Who is the audience of the writing assignment?

While it is easy to view your instructor as the audience, this is not the best way to approach an assignment. Your instruction is going to read what you write, but the way in which it is read focuses on your understanding of the assignment or material and your ability to write coherently and effectively about it. In most cases, you want to think of your audience as someone who can follow and understand a logical argument but does not possess expert knowledge on the topic and scope of your writing assignment.

Writing a paper to a specific audience involves determining your tone and the level of information you provide. When choosing the tone, decide if a conversational or more formal tone is appropriate . From there, focus on using the right words without forcing bigger words into the content simply because you think they sound more intellectual. For the level of information, think about what your audience already knows and what it does not know. From this, you can focus on the details you need to make your argument or point.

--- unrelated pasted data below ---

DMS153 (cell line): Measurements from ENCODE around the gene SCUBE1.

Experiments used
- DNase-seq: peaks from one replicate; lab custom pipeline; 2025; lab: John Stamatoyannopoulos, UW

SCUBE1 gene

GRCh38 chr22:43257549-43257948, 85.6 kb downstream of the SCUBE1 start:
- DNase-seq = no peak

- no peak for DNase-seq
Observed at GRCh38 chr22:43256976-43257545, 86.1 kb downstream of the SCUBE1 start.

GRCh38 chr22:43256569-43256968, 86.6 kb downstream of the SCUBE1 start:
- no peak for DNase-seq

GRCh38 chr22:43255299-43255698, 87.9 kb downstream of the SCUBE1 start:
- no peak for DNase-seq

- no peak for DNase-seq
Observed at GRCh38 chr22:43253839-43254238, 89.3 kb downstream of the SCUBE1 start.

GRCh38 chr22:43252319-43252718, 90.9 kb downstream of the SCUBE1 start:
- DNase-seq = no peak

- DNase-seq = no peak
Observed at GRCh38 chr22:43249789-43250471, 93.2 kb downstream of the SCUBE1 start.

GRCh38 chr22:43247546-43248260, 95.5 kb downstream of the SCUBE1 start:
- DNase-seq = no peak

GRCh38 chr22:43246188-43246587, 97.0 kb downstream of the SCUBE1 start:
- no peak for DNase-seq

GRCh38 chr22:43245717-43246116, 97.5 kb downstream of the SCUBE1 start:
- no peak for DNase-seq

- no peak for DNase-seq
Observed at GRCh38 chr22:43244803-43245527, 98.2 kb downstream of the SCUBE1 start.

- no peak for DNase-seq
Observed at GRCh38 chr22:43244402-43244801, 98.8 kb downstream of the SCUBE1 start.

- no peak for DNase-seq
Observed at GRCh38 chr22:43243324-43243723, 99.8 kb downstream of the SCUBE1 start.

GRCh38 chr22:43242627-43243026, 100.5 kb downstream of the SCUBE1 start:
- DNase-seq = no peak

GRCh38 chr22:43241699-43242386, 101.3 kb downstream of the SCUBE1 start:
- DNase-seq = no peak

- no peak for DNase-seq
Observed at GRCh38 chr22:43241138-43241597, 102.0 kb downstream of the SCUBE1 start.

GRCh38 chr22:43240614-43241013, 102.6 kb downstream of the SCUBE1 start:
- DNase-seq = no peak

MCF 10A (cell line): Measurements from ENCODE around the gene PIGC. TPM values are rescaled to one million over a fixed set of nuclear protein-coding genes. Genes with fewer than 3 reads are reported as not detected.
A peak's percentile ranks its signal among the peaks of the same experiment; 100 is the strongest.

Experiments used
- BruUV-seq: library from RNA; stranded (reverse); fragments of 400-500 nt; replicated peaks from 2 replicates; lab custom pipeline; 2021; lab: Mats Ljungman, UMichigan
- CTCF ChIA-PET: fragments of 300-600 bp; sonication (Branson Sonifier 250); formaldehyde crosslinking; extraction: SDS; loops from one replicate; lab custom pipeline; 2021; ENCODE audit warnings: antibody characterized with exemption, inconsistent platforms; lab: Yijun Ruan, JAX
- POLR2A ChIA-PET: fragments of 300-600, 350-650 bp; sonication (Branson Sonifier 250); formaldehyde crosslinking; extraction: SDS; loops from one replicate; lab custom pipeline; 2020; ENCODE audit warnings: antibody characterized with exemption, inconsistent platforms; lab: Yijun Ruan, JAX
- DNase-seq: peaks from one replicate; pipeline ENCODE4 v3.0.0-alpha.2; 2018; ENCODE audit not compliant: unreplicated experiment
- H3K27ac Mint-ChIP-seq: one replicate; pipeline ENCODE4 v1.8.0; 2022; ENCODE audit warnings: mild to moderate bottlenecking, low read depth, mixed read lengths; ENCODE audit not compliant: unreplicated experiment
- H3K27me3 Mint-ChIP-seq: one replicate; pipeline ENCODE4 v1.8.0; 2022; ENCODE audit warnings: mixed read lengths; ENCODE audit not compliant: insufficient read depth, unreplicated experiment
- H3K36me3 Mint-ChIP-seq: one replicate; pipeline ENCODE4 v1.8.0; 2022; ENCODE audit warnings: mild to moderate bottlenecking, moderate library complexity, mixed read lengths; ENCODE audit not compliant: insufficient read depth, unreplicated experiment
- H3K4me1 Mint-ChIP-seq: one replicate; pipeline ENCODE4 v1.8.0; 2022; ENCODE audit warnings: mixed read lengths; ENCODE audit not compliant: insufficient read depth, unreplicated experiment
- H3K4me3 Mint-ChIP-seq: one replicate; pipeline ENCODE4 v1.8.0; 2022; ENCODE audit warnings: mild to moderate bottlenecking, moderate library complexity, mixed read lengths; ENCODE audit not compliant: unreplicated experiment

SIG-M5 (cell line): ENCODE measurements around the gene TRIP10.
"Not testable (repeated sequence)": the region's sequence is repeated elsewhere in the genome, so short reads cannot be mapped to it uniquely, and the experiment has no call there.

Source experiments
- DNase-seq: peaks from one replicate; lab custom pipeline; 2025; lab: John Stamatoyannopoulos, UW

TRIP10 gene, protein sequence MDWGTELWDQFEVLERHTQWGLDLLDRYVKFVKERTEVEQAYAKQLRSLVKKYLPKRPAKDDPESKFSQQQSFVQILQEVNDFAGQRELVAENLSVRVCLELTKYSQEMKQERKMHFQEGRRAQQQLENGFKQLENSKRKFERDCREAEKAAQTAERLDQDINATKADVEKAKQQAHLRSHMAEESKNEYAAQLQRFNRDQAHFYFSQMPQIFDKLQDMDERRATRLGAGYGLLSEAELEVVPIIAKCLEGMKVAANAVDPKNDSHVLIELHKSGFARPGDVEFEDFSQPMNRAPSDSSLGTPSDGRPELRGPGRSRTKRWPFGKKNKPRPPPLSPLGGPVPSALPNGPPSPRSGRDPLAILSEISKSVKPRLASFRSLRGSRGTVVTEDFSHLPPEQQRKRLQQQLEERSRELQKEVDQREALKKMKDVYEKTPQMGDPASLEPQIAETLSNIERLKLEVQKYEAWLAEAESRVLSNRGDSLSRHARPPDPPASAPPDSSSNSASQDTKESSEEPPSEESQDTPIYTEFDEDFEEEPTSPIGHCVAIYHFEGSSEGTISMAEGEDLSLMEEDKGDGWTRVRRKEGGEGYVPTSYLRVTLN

Do you need to do any research?

Some writing assignments might have clear instructions about what is expected of you when it comes to research – how many sources, types of sources, documentation style to follow—but sometimes this is not expressly stated. The focus and scope of the assignment helps you determine if research is necessary. If it is, make a plan for conducting research, and determine how you intend to find valuable sources of information.

Steps to take before writing

Once you have a pretty good understanding of a writing assignment, you can start preparing to write it. Make sure to follow the steps below to make writing your paper or essay a smoother process.

  1. Ask your instructor questions about anything you do not understand
  2. Mark down the due date of the writing assignment
  3. Make a plan for completing each step of the assignment, including goal dates
  4. Conduct research to focus in on your topic if research is necessary or required
  5. Make an outline

In addition to asking your instructor questions and the five steps listed above, know where you can go for additional help with meeting assignment requirements or with your writing in general. For example, if your school has a writing lab, you should know when and how to utilize it.

When you can break down an assignment to understand what is expected of you through knowing which questions to ask, your final paper is much better. It also allows you to formulate a plan to tackle each step in the writing process in a timely manner to assure you meet deadlines for turning in your assignments.